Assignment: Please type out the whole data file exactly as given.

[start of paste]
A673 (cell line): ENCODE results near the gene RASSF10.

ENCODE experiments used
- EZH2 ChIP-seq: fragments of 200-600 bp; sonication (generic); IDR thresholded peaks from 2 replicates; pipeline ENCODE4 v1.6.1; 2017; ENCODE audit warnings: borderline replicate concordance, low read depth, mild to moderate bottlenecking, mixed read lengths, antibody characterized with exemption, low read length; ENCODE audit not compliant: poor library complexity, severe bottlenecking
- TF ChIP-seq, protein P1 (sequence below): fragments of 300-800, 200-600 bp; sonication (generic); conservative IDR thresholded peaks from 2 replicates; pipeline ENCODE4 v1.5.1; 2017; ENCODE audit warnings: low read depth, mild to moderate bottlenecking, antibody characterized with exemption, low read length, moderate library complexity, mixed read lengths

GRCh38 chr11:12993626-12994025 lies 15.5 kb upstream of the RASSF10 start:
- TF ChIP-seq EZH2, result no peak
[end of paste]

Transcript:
A673 (cell line): ENCODE results near the gene RASSF10.

ENCODE experiments used
- EZH2 ChIP-seq: fragments of 200-600 bp; sonication (generic); IDR thresholded peaks from 2 replicates; pipeline ENCODE4 v1.6.1; 2017; ENCODE audit warnings: borderline replicate concordance, low read depth, mild to moderate bottlenecking, mixed read lengths, antibody characterized with exemption, low read length; ENCODE audit not compliant: poor library complexity, severe bottlenecking
- TF ChIP-seq, protein P1 (sequence below): fragments of 300-800, 200-600 bp; sonication (generic); conservative IDR thresholded peaks from 2 replicates; pipeline ENCODE4 v1.5.1; 2017; ENCODE audit warnings: low read depth, mild to moderate bottlenecking, antibody characterized with exemption, low read length, moderate library complexity, mixed read lengths

GRCh38 chr11:12993626-12994025 lies 15.5 kb upstream of the RASSF10 start:
- TF ChIP-seq EZH2, result no peak